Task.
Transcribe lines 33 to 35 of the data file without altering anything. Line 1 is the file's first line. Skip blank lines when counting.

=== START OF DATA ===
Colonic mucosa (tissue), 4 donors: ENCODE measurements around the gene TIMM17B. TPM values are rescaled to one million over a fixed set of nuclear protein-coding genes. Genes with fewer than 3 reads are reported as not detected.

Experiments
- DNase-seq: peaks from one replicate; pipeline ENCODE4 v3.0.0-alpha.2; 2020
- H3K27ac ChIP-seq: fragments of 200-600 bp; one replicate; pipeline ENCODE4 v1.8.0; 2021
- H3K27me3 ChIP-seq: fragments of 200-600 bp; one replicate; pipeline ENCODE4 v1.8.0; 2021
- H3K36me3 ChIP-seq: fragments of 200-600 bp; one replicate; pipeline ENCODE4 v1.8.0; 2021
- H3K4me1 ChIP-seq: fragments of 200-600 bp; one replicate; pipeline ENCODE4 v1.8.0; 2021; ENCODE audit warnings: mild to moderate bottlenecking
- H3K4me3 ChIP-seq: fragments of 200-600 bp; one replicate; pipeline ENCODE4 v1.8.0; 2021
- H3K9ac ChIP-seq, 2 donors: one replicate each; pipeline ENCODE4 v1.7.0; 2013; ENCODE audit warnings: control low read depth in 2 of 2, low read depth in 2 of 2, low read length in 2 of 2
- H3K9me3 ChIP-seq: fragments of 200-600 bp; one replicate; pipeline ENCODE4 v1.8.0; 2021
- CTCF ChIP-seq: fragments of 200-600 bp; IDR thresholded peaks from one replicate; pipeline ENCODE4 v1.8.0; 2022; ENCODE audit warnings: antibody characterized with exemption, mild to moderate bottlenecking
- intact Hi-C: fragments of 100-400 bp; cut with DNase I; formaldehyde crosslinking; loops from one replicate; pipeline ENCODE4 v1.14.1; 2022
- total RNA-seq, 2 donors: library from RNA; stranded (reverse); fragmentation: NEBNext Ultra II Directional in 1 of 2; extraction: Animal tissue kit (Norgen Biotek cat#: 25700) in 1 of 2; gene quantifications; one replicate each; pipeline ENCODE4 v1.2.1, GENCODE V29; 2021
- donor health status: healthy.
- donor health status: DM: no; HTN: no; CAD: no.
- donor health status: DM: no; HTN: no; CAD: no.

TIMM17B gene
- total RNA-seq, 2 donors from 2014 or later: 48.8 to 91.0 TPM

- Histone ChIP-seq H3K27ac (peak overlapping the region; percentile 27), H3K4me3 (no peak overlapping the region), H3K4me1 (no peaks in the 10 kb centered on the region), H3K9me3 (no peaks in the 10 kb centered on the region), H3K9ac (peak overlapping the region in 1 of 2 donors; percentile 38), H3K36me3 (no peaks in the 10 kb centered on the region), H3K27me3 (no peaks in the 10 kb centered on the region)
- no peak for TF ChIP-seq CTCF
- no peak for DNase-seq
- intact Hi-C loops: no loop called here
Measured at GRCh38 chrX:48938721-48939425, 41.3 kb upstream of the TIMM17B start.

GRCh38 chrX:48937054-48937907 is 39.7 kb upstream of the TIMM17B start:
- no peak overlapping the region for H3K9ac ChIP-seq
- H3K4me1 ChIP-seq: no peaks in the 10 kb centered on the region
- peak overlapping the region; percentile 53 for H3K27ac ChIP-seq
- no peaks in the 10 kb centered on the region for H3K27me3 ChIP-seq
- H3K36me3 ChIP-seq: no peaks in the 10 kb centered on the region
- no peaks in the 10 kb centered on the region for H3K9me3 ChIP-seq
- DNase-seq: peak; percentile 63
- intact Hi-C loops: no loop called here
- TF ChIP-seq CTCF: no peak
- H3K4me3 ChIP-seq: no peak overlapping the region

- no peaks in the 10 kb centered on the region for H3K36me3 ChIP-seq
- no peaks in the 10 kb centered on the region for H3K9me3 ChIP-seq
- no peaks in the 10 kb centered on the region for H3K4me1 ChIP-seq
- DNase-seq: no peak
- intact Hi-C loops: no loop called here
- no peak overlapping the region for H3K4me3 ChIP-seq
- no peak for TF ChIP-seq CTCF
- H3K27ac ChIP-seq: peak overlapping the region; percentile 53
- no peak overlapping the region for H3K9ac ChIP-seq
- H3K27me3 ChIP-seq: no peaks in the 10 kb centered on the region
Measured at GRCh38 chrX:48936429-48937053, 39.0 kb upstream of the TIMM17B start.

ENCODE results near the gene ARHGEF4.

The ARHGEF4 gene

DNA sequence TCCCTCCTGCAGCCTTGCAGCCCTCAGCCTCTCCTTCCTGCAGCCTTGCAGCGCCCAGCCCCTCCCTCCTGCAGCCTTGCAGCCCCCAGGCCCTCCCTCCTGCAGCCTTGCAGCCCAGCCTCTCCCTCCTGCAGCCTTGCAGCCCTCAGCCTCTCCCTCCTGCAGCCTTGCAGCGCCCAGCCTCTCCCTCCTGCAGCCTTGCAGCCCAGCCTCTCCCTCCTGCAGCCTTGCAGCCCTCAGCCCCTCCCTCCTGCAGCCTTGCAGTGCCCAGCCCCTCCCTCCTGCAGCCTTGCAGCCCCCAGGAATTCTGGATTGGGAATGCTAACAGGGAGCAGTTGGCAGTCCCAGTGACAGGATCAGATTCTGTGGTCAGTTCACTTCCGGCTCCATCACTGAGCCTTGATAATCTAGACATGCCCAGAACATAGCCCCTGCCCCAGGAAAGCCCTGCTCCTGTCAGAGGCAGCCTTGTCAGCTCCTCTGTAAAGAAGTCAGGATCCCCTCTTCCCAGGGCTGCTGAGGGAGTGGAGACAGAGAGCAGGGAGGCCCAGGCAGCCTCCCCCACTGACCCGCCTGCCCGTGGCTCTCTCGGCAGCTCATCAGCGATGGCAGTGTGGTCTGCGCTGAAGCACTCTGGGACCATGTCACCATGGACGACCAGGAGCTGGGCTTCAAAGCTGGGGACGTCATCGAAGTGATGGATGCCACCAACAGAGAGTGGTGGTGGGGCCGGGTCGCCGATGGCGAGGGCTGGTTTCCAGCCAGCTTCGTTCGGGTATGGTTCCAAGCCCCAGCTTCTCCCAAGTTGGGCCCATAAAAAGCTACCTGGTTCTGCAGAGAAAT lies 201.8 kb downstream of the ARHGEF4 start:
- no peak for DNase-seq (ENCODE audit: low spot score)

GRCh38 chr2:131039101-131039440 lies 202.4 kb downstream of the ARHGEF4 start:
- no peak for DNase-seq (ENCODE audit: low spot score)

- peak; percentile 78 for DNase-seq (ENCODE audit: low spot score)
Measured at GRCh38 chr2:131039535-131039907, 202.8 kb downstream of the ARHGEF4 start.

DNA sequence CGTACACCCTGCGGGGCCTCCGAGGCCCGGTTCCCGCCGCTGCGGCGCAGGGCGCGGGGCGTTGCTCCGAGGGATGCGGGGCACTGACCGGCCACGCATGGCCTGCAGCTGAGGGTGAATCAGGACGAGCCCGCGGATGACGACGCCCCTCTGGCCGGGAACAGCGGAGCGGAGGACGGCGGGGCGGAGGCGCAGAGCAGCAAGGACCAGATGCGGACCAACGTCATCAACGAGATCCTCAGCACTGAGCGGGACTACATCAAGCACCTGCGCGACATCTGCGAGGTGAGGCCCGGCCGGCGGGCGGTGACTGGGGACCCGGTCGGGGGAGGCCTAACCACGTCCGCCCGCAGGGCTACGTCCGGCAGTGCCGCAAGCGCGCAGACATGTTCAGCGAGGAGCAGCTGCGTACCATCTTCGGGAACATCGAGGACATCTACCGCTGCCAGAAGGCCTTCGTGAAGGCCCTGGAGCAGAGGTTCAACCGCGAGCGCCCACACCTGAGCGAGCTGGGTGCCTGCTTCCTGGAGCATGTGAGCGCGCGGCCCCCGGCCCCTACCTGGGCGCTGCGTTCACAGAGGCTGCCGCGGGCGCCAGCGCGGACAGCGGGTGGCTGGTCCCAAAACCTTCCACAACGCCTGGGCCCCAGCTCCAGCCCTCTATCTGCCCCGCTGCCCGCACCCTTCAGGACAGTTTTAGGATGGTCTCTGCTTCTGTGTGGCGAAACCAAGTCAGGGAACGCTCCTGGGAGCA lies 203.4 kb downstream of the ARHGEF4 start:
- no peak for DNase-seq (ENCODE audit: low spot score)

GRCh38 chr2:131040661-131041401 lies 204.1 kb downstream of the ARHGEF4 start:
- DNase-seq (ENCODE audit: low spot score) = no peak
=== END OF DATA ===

- TF ChIP-seq CTCF: no peak
- H3K4me3 ChIP-seq: no peak overlapping the region

- no peaks in the 10 kb centered on the region for H3K36me3 ChIP-seq